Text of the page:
Deep Vein Thrombosis

What is Deep Vein Thrombosis?

Deep vein thrombosis (DVT) is a medical condition characterized by the formation of blood clots in the deep veins.  This most often occurs in one of the lower limbs causing leg swelling, pain, redness, and warmth.  This disease typically affects people with risk factors such as prolonged immobility and cancer.

Blood clots in the lower legs carry the risk of dislodging and traveling to the lungs - causing a life threating condition called pulmonary embolism. 

What Causes Deep Vein Thrombosis?

Deep vein thrombosis is caused by blot clot formation in the deep veins of the limbs.  This most frequently affects one of the lower limbs – although in some cases both legs are affected simultaneously.  The condition can also affect the upper limbs – which commonly occurs in individuals requiring long term intravenous antibiotics or chemotherapy through the arm or chest.  The intravenous lines irritate the veins, resulting in inflammation and an increased propensity for blood clot formation.

The most common risk factors for the development of deep vein thrombosis include:

  • Previous history of deep vein thrombosis or pulmonary embolism
  • Prolonged immobility
  • History of cancer
  • Genetic defect – prothrombin mutation, factor V – Leiden,
  • Other medical condition – systemic lupus erythematosus
  • Certain medications – oral contraceptives, estrogen/progesterone therapy
  • Long term intravenous line (e.g., PICC line, chemotherapy catheter)

Sometimes deep vein thrombosis occurs due to a combination of these factors.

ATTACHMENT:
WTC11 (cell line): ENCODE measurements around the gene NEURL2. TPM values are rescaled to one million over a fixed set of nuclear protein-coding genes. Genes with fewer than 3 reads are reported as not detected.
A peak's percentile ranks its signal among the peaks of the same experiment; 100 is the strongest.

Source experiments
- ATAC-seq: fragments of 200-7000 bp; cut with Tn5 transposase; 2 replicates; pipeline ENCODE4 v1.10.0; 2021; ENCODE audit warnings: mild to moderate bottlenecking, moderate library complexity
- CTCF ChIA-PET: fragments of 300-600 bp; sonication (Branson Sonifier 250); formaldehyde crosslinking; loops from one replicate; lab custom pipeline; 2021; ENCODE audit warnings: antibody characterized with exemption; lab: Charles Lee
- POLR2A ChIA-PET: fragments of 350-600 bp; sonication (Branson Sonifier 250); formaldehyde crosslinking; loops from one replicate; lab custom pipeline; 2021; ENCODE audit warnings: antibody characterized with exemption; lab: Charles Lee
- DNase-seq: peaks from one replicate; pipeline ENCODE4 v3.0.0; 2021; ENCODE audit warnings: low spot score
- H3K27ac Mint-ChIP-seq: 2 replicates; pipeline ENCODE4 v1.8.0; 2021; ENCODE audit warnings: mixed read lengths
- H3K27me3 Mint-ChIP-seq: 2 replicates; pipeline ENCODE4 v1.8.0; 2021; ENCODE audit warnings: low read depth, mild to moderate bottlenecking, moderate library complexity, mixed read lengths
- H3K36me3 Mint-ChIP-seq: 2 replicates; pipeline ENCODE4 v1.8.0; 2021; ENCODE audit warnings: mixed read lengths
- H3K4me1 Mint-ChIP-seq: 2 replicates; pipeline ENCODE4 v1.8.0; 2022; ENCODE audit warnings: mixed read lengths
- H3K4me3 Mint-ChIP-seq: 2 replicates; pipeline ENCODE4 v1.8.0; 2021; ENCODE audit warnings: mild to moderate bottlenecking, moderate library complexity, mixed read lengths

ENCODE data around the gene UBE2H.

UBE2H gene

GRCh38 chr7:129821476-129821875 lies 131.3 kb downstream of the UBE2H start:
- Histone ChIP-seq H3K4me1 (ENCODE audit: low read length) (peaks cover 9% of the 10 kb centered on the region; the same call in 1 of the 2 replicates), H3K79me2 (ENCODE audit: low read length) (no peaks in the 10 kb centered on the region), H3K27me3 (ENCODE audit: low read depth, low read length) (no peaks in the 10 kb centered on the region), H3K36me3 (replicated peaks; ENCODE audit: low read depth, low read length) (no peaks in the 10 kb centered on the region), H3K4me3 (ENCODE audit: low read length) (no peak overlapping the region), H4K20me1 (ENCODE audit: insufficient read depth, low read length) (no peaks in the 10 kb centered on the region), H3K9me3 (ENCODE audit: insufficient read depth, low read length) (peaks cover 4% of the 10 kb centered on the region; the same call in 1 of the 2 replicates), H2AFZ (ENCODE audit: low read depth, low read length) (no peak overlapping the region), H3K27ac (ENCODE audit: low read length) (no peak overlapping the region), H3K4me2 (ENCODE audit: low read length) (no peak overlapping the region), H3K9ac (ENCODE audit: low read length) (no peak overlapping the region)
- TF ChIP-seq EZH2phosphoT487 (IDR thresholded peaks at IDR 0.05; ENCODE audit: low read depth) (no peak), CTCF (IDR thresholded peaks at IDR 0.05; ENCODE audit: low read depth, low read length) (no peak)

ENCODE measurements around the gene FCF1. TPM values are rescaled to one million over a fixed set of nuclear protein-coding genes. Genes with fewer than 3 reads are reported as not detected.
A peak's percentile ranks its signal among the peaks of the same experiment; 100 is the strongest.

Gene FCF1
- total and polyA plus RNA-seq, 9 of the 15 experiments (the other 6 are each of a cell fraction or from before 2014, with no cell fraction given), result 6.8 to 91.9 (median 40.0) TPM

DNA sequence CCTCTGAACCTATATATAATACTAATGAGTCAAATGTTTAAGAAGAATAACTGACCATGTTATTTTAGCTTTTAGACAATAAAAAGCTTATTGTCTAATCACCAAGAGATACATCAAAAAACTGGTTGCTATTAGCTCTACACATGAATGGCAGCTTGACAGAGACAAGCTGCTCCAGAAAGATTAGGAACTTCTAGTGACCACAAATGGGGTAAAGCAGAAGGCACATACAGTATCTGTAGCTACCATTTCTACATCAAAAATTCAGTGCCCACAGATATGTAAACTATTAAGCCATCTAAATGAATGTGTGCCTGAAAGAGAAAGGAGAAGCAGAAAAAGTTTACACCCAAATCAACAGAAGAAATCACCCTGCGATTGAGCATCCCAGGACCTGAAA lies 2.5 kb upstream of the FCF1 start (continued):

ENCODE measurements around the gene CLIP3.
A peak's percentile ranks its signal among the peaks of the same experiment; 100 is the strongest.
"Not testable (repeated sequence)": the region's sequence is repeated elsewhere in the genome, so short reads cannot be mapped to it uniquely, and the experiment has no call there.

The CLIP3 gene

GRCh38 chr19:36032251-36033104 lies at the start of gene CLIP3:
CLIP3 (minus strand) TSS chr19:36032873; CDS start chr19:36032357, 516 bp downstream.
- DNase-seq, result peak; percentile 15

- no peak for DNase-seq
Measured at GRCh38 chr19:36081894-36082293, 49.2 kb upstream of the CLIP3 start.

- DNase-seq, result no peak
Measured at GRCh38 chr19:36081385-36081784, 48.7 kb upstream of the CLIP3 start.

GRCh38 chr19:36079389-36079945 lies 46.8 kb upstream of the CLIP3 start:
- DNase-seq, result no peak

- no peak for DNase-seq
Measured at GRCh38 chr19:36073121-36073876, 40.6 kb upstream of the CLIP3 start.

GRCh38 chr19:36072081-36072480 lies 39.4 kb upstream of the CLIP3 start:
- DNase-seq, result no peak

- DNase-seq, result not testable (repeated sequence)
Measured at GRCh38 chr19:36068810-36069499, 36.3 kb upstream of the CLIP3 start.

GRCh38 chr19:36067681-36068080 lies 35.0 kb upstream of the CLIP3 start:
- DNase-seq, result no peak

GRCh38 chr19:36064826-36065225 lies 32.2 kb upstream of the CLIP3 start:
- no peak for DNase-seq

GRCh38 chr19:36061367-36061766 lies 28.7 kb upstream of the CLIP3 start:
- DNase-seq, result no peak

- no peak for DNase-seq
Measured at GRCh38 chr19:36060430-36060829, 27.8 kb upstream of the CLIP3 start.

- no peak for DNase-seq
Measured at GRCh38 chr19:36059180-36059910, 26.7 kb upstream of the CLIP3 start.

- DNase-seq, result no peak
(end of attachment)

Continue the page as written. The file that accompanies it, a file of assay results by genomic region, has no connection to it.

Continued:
Prolonged immobility can happen in situations such as prolonged flights or car rides.  It is usually recommended that individuals on flights take frequent breaks from sitting to prevent pooling of blood in the lower limbs and clot formation.  Massaging and stretching the legs can also be beneficial in preventing blood clot from forming.

Prolonged immobility may also occur in the elderly, patients with severe join pain and arthritis, individuals with para- or quadriplegia (e.g., spinal cord injury).  Any individual who is wheelchair dependent is at increased risk for deep vein thrombosis.

How Common is Deep Vein Thrombosis?

Deep vein thrombosis is a common condition that is frequently evaluated in the emergency department and primary care settings.  It is a major and common preventable cause of death worldwide.  It affects approximately 0.1% of people each year.  DVT is predominantly a disease of the elderly with an incidence that significantly increases with age.

Signs and Symptoms

The most common symptoms of deep vein thrombosis include:

  • Leg swelling
  • Leg pain
  • Redness & warmth of the leg
  • Low grade fever

If the blood clot in the leg gets dislodged and travels to the lungs – pulmonary embolism - you will typically experience sudden chest pain and difficulty breathing.  The pain can worsen on deep breathing or inspiration – a phenomenon called pleuritic chest pain.  You may also cough up specks of blood (hemoptysis).

Patients with pulmonary emboli typically have elevated heart rates (tachycardia) and low oxygen levels (hypoxia).  Large pulmonary emboli can cause heart failure and sudden death.


Deep vein thrombosis is diagnosed based on symptoms, physical examination, and confirmed with tests.